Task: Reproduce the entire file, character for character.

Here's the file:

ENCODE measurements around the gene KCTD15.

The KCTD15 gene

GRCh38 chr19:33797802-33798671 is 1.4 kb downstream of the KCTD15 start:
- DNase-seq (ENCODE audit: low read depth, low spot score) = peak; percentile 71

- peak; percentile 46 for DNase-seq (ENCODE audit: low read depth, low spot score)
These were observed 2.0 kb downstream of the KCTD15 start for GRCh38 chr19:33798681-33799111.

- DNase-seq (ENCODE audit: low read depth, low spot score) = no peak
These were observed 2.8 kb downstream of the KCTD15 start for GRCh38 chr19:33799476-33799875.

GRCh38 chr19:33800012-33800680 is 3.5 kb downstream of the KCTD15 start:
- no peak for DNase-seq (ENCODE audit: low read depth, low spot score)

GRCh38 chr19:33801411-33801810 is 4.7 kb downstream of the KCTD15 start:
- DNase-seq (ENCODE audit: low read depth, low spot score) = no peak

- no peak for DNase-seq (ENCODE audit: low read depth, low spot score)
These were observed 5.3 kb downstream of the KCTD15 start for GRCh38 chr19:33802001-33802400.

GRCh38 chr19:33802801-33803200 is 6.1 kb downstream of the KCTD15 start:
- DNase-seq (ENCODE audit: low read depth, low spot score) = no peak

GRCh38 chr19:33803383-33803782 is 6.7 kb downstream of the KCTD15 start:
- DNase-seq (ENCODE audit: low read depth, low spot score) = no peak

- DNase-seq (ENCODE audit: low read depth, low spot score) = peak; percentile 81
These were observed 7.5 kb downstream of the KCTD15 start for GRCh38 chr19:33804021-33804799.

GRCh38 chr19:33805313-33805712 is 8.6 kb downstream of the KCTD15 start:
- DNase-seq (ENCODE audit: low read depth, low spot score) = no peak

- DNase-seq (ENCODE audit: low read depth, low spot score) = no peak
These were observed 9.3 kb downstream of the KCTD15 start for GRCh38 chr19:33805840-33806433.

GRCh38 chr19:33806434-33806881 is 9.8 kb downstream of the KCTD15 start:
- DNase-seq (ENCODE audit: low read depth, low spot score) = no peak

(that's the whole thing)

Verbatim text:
ENCODE measurements around the gene KCTD15.

The KCTD15 gene

GRCh38 chr19:33797802-33798671 is 1.4 kb downstream of the KCTD15 start:
- DNase-seq (ENCODE audit: low read depth, low spot score) = peak; percentile 71

- peak; percentile 46 for DNase-seq (ENCODE audit: low read depth, low spot score)
These were observed 2.0 kb downstream of the KCTD15 start for GRCh38 chr19:33798681-33799111.

- DNase-seq (ENCODE audit: low read depth, low spot score) = no peak
These were observed 2.8 kb downstream of the KCTD15 start for GRCh38 chr19:33799476-33799875.

GRCh38 chr19:33800012-33800680 is 3.5 kb downstream of the KCTD15 start:
- no peak for DNase-seq (ENCODE audit: low read depth, low spot score)

GRCh38 chr19:33801411-33801810 is 4.7 kb downstream of the KCTD15 start:
- DNase-seq (ENCODE audit: low read depth, low spot score) = no peak

- no peak for DNase-seq (ENCODE audit: low read depth, low spot score)
These were observed 5.3 kb downstream of the KCTD15 start for GRCh38 chr19:33802001-33802400.

GRCh38 chr19:33802801-33803200 is 6.1 kb downstream of the KCTD15 start:
- DNase-seq (ENCODE audit: low read depth, low spot score) = no peak

GRCh38 chr19:33803383-33803782 is 6.7 kb downstream of the KCTD15 start:
- DNase-seq (ENCODE audit: low read depth, low spot score) = no peak

- DNase-seq (ENCODE audit: low read depth, low spot score) = peak; percentile 81
These were observed 7.5 kb downstream of the KCTD15 start for GRCh38 chr19:33804021-33804799.

GRCh38 chr19:33805313-33805712 is 8.6 kb downstream of the KCTD15 start:
- DNase-seq (ENCODE audit: low read depth, low spot score) = no peak

- DNase-seq (ENCODE audit: low read depth, low spot score) = no peak
These were observed 9.3 kb downstream of the KCTD15 start for GRCh38 chr19:33805840-33806433.

GRCh38 chr19:33806434-33806881 is 9.8 kb downstream of the KCTD15 start:
- DNase-seq (ENCODE audit: low read depth, low spot score) = no peak